I want to grow.

Looking at these images shot for Freeport Yoga Company, now a full year old, it's thrilling to see the work done and all the growth that has occurred since.  

I am fortunate in the work that I do. I am fortunate in the clients that are drawn to my work and who hire me to do fantastic jobs for them, like capturing a yoga retreat in Belize. I am grateful every single day for being privileged to do work that I love. But make no mistake, it is, indeed, work, no matter where in the world I'm lucky enough to be doing it...and that's part of the joy as well as part of the pain. 

 

 

 

Oneness

Oneness by Pablo Neruda

There's something dense, united, sitting in the background,

repeating its number, it's identical signal.

How clear it is that stones have handled time,

in their fine substance there's the smell of age,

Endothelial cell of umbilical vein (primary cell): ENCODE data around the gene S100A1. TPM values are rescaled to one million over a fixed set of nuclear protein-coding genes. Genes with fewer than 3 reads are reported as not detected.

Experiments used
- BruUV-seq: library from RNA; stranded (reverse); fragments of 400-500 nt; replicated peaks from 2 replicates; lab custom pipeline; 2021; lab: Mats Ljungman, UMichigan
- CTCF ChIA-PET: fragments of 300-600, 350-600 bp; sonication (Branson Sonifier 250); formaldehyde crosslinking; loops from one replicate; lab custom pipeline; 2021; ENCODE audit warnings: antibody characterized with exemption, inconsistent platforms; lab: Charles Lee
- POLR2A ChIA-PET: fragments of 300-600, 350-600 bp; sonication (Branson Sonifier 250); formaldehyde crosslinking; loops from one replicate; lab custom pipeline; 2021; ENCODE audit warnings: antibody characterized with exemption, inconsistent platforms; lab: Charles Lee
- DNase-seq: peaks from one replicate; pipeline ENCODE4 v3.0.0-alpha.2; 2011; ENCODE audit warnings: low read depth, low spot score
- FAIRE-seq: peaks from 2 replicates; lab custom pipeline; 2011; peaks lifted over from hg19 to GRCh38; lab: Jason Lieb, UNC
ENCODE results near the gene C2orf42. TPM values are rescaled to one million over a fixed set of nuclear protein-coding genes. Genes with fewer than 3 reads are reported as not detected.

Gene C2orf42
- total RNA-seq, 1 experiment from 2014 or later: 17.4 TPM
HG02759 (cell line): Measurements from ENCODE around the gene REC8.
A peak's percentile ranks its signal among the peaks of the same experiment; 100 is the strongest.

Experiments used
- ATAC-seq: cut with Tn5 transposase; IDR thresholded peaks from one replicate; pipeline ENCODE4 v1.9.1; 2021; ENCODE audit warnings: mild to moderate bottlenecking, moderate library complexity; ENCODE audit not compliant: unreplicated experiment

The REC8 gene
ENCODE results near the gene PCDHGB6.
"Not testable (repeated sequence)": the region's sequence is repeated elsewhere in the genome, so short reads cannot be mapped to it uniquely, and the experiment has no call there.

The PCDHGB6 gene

and water the sea brings, salty and sleepy.

 

Just one thing surrounds me, a single motion:

the weight of rocks, the light of skin,

fasten themselves to the sound of the word night:

the tones of wheat, of ivory, of tears,

things made of leather, of wood, of wool

aging, fading, blurring,

come together around me like a wall.

 

I toil deftly, circling above my self,

like a raven above death, grief's raven.

I'm thinking, isolated in the vastness of the seasons,

dead center, surrounded by silent geography:

a piece of weather falls from the sky,

an extreme empire of confused unities

converges, encircling me.

{translated by Stephen Kessler}

Terry Cockburn, owner of Freeport Yoga Company, in Caye Caulker, Belize

Terry Cockburn, owner of Freeport Yoga Company, in Caye Caulker, Belize